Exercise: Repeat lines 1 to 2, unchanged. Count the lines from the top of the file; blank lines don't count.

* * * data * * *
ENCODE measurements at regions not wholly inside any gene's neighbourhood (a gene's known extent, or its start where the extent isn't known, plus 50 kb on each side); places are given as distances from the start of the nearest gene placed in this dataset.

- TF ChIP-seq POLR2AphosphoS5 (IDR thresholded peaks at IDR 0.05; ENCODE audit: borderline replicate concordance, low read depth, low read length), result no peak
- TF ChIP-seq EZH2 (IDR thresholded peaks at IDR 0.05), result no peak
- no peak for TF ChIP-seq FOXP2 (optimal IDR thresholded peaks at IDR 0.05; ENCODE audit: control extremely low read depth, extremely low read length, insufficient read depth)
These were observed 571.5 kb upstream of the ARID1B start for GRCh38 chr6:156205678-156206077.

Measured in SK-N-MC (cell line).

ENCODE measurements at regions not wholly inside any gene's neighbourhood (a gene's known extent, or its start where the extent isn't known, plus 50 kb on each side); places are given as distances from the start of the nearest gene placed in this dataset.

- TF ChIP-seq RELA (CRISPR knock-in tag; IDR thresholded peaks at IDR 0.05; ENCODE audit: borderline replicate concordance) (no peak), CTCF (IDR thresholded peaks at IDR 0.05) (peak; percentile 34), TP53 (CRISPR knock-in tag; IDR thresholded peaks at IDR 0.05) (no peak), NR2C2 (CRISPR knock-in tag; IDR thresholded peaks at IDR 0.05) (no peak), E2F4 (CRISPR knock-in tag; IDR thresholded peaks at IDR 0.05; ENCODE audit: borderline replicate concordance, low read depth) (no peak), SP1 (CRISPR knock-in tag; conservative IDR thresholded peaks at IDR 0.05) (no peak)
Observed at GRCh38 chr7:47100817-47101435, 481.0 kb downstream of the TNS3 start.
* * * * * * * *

ENCODE measurements at regions not wholly inside any gene's neighbourhood (a gene's known extent, or its start where the extent isn't known, plus 50 kb on each side); places are given as distances from the start of the nearest gene placed in this dataset.

- TF ChIP-seq POLR2AphosphoS5 (IDR thresholded peaks at IDR 0.05; ENCODE audit: borderline replicate concordance, low read depth, low read length), result no peak